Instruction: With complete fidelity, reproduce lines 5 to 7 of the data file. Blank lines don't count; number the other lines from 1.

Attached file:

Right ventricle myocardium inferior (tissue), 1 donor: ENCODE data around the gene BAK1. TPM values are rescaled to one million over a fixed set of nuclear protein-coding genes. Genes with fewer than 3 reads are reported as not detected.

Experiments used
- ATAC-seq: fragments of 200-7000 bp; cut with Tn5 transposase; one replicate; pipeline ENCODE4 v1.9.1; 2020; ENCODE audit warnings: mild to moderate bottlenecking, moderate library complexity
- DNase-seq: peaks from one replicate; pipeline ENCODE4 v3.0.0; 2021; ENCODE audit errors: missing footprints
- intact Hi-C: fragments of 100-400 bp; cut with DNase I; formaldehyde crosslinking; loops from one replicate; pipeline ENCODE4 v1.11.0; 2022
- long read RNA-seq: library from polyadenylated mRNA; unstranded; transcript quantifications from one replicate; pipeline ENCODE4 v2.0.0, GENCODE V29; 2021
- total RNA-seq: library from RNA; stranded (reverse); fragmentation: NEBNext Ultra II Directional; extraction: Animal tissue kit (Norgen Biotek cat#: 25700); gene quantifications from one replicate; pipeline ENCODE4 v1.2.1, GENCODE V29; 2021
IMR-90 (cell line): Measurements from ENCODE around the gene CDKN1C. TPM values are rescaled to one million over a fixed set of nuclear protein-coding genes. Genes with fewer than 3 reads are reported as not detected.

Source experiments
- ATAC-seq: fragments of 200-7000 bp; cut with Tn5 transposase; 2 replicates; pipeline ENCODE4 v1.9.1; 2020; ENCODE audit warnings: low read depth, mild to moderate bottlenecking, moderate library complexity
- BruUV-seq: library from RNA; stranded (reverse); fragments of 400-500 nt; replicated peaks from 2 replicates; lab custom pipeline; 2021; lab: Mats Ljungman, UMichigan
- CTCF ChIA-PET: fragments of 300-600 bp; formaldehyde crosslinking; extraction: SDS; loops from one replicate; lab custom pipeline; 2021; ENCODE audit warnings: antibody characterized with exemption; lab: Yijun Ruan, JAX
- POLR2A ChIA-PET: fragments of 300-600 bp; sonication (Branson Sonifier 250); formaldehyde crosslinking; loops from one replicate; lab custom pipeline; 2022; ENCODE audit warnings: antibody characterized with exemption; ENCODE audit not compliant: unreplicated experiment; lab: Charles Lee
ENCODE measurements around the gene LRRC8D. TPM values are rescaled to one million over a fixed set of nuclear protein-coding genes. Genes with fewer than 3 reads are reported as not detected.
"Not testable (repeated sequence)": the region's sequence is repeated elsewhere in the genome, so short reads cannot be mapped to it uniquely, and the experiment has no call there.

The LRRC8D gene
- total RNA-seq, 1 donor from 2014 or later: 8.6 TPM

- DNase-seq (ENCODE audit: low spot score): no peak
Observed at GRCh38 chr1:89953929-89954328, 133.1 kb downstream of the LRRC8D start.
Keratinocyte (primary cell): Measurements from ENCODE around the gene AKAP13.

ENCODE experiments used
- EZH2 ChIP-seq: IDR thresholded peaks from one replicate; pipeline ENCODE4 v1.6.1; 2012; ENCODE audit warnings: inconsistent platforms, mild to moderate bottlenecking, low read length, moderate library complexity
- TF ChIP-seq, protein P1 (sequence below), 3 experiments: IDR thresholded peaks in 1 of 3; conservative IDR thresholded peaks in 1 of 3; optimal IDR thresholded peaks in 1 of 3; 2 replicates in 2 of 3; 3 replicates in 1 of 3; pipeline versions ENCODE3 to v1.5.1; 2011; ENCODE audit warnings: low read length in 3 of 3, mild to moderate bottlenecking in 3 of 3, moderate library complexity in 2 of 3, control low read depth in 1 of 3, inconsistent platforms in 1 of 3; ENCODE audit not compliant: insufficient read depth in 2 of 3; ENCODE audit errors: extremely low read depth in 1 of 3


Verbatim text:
- intact Hi-C: fragments of 100-400 bp; cut with DNase I; formaldehyde crosslinking; loops from one replicate; pipeline ENCODE4 v1.11.0; 2022
- long read RNA-seq: library from polyadenylated mRNA; unstranded; transcript quantifications from one replicate; pipeline ENCODE4 v2.0.0, GENCODE V29; 2021
- total RNA-seq: library from RNA; stranded (reverse); fragmentation: NEBNext Ultra II Directional; extraction: Animal tissue kit (Norgen Biotek cat#: 25700); gene quantifications from one replicate; pipeline ENCODE4 v1.2.1, GENCODE V29; 2021